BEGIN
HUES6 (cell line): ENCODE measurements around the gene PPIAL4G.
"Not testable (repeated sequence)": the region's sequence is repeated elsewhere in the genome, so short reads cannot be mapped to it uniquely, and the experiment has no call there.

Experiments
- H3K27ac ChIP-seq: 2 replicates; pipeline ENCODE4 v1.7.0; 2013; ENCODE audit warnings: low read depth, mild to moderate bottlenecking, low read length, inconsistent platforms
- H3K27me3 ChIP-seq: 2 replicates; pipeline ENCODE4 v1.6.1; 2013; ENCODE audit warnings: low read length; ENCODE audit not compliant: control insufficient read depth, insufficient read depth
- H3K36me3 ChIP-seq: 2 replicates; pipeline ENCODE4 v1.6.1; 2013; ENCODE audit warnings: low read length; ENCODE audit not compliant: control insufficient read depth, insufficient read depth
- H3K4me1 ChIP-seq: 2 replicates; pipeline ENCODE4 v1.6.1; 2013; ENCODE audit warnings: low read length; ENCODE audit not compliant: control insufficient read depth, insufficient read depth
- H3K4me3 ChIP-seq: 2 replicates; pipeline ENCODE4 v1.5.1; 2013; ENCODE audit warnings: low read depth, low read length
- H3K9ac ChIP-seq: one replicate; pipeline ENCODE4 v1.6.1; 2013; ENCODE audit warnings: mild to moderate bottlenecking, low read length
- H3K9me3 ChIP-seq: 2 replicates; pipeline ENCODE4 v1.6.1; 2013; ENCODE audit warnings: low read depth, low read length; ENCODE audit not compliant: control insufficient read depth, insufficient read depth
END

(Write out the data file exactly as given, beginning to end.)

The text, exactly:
HUES6 (cell line): ENCODE measurements around the gene PPIAL4G.
"Not testable (repeated sequence)": the region's sequence is repeated elsewhere in the genome, so short reads cannot be mapped to it uniquely, and the experiment has no call there.

Experiments
- H3K27ac ChIP-seq: 2 replicates; pipeline ENCODE4 v1.7.0; 2013; ENCODE audit warnings: low read depth, mild to moderate bottlenecking, low read length, inconsistent platforms
- H3K27me3 ChIP-seq: 2 replicates; pipeline ENCODE4 v1.6.1; 2013; ENCODE audit warnings: low read length; ENCODE audit not compliant: control insufficient read depth, insufficient read depth
- H3K36me3 ChIP-seq: 2 replicates; pipeline ENCODE4 v1.6.1; 2013; ENCODE audit warnings: low read length; ENCODE audit not compliant: control insufficient read depth, insufficient read depth
- H3K4me1 ChIP-seq: 2 replicates; pipeline ENCODE4 v1.6.1; 2013; ENCODE audit warnings: low read length; ENCODE audit not compliant: control insufficient read depth, insufficient read depth
- H3K4me3 ChIP-seq: 2 replicates; pipeline ENCODE4 v1.5.1; 2013; ENCODE audit warnings: low read depth, low read length
- H3K9ac ChIP-seq: one replicate; pipeline ENCODE4 v1.6.1; 2013; ENCODE audit warnings: mild to moderate bottlenecking, low read length
- H3K9me3 ChIP-seq: 2 replicates; pipeline ENCODE4 v1.6.1; 2013; ENCODE audit warnings: low read depth, low read length; ENCODE audit not compliant: control insufficient read depth, insufficient read depth